Background: Diabetic nephropathy is the major micro-vascular complication of type 2 diabetes mellitus (T2DM) and is the main cause for end-stage kidney disease. In view of metabolic derangements of T2DM, we went further to investigate the role played by oxidized low density lipoprotein (ox-LDL), toll like receptor 4 (TLR4), lipocalin-2 (LCN2), and omentin-1 in DN.

Patients and Methods: 15 normo-albuminuria T2DM, 15 micro-albuminuria T2DM and 15 macro-albuminuria T2DM in addition to 15 apparently healthy volunteer who served as control group were enrolled in this study. Demographic and clinical data were recorded. Plasma Ox-LDL, omentin- 1 and urinary LCN2 levels by immunoassy and TLR4 mRNA level with real time PCR were assessed. Results: TLR4 gene expression, Plasma ox-LDL, urinary LCN2 levels were increased in T2DM cases as compared to their allied control group with the higher values were for macro-albuminuria T2DM cases. Meanwhile Plasma omentin-1 level was decreased in T2DM cases when compared to their allied control group with least values were for macro-albuminuria T2DM cases. Also there were positive correlations between TLR4 mRNA, ox-LDL, urinary LCN2 levels and serum creatinine, fasting blood glucose, urinary albumin/creatinine ratio. Meanwhile, omentin 1 showed negative correlations with serum creatinine, fasting blood glucose, urinary albumin/creatinine ratio. Conclusions: Ox-LDL, TLR4, LCN2 and omentin 1 may confer a relevant role in diabetic nephropathy development and progression.

Open Access Original Research Article

In vitro Inhibitory Effect of Methanol Leaf Extract of Cadaba farinosa on Carbonic Anhydrase Activity

S. I. Ibrahim, D. A. Ameh, S. E. Atawodi, I. A. Umar, U. M. Jajere, S. Y. Mohammed

International Journal of Biochemistry Research & Review, Page 1-8
DOI: 10.9734/IJBCRR/2016/24604

Aims: The aim of this study is to investigate the carbonic anhydrase inhibitory potential of Cadaba farinosa leaf extract.

Methodology: Cadaba farinosa leaves were extracted using soxhlet apparatus by n-Hexane, followed by Ethyl acetate and then Methanol. The extracts were tested against in vitro carbonic anhydrase activity. The most active extract was further purified to determine in vitro the most active fraction against carbonic anhydrase activity. The purified fractions of Methanol extracts were subjected to FTIR and GC-MS analysis to determine the functional compounds responsible of such biological activity.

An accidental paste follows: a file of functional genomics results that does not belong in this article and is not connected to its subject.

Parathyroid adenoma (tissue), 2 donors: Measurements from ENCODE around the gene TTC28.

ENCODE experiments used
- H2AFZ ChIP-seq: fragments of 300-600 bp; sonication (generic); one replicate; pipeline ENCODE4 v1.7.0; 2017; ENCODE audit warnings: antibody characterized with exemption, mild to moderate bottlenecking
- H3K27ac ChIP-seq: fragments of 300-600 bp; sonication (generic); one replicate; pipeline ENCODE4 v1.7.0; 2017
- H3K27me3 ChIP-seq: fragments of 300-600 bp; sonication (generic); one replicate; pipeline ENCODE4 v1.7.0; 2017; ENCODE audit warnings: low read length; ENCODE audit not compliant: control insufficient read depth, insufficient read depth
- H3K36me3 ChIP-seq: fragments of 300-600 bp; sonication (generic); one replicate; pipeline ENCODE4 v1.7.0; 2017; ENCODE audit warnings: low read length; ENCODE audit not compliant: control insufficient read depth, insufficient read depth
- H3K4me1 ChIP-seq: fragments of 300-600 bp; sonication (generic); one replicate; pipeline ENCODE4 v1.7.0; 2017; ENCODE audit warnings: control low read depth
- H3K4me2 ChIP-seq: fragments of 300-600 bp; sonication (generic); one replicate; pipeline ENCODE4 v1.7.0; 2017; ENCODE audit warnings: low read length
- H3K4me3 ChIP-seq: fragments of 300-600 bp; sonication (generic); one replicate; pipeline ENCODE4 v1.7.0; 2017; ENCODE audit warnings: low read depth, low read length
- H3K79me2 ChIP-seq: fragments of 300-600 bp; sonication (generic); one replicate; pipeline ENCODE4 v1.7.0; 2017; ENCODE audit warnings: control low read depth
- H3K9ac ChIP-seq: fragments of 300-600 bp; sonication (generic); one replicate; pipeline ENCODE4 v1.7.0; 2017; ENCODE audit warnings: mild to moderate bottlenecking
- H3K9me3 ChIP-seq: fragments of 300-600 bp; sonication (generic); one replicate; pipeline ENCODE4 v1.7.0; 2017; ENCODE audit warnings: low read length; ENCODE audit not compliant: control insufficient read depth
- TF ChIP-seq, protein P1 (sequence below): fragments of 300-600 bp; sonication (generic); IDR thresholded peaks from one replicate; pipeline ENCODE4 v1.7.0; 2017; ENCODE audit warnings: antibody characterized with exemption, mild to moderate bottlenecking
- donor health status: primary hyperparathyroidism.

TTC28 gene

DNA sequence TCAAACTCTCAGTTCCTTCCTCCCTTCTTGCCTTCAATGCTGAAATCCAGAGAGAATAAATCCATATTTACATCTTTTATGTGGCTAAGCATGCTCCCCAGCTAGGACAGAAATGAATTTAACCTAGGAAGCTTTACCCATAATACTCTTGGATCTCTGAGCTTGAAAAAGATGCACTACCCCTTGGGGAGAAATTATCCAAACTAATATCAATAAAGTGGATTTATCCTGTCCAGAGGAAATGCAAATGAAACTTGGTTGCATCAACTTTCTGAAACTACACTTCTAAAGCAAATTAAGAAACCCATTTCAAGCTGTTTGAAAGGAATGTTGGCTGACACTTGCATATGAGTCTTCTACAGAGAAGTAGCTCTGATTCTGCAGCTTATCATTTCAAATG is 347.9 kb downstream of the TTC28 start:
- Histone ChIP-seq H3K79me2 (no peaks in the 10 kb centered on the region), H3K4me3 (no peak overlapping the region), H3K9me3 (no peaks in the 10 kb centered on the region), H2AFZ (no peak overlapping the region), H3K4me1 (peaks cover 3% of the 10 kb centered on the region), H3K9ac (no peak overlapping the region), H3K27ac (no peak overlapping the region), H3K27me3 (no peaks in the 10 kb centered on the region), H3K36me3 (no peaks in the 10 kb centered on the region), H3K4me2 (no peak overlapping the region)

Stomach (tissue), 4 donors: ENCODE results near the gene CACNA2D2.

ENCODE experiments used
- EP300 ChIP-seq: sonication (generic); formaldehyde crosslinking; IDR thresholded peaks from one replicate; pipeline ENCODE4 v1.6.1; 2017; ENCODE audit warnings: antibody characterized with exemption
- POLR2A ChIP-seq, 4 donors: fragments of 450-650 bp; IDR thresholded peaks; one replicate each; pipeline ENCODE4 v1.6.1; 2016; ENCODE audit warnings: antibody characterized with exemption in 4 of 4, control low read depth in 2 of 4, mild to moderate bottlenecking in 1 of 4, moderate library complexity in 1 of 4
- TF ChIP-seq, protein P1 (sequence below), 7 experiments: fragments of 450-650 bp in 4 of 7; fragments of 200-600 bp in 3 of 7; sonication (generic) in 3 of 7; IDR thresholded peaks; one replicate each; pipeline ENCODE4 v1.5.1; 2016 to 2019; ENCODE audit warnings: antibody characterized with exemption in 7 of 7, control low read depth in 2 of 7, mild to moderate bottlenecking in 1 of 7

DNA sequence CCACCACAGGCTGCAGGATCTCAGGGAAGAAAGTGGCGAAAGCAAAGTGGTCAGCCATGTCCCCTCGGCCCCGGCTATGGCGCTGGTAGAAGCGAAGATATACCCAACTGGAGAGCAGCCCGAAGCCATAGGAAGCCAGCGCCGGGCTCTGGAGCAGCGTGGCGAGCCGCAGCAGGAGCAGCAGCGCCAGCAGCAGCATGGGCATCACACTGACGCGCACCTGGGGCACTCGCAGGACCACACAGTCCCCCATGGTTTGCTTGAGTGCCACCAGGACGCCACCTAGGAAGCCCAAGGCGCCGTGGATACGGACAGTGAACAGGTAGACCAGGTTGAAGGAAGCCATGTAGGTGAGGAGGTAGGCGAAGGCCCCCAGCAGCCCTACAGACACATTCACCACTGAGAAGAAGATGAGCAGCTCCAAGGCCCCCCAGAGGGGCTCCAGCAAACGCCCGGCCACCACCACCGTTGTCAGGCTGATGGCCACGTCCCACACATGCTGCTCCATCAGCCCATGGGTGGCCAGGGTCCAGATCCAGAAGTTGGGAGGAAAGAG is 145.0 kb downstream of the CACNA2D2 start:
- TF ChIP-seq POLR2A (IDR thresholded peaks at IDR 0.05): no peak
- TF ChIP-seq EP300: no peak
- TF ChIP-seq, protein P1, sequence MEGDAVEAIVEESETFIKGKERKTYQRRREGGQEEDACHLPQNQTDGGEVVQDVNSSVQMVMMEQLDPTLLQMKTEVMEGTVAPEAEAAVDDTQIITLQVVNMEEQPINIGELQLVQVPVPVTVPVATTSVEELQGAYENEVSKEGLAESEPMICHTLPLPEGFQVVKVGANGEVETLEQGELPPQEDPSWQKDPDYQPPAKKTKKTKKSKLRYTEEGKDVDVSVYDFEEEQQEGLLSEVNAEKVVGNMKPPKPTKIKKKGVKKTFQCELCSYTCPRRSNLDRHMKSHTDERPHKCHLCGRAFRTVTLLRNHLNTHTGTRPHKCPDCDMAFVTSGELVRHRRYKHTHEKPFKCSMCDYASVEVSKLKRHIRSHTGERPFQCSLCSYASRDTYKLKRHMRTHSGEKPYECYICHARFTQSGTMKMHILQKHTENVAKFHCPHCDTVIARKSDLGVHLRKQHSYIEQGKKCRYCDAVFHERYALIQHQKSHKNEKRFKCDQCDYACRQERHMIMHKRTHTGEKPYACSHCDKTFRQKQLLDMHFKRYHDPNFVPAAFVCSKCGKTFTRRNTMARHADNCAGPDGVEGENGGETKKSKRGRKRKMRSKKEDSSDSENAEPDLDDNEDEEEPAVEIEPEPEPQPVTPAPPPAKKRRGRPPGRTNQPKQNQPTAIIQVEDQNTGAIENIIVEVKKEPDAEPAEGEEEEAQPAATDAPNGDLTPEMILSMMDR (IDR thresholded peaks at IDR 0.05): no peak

Results: The result of the present study revealed the presence of inhibitory activity of n-Hexane and Ethyl acetate extract against carbonic anhydrase whereas the Methanol extract showed activation against the enzyme. Purified fractions of Methanol leaf extract revealed the presence of activator and inhibitor fraction. FTIR analysis of the inhibitor fraction of methanol leaf extract revealed characteristic band absorption similar to alpha aminonitrile while the GC-MS analysis revealed the presence of derivatives ribonitrile, of methyl hydrazine, methyl pyridine.

Conclusion: Cadaba farinosa leaf has compounds that can inhibit and activate carbonic anhydrase, and thus could be used in the development of nitrile-containing pharmaceuticals which are prescribed for a diverse variety of medicinal indications.

Open Access Original Research Article

Comparative Study of Phytosterols and Vitamins A and E Composition of Vegetable Oil Brands Consumed in Nigeria

O. B. Ajayi, O. I. Malachi

International Journal of Biochemistry Research & Review, Page 1-6
DOI: 10.9734/IJBCRR/2016/22920

Since the techniques employed in refining can alter the chemical composition of edible oils, the phytosterol and vitamins A and E composition of branded vegetable oils sold in Nigeria were determined. The result showed that sitosterol, campesterol, stigmasterol and 5-Avenasterol were the major phytosterol present; with much lesser amounts of cholestanol and ergosterol. The cholesterol concentration was less than 10 mg/100 g in all the samples and was thus labeled “no cholesterol” by the manufacturers. Vitamin A supplementation for all the oil brands was about 7.5 mg/100 g for all the samples. A considerably high amount of vitamin E was retained in all the oil brands, Executive Chef Soya bean oil showing the highest concentration of vitamin E. It was thus concluded that the techniques employed in refining the oils retained an acceptable amount of phytosterol and vitamin E in the products.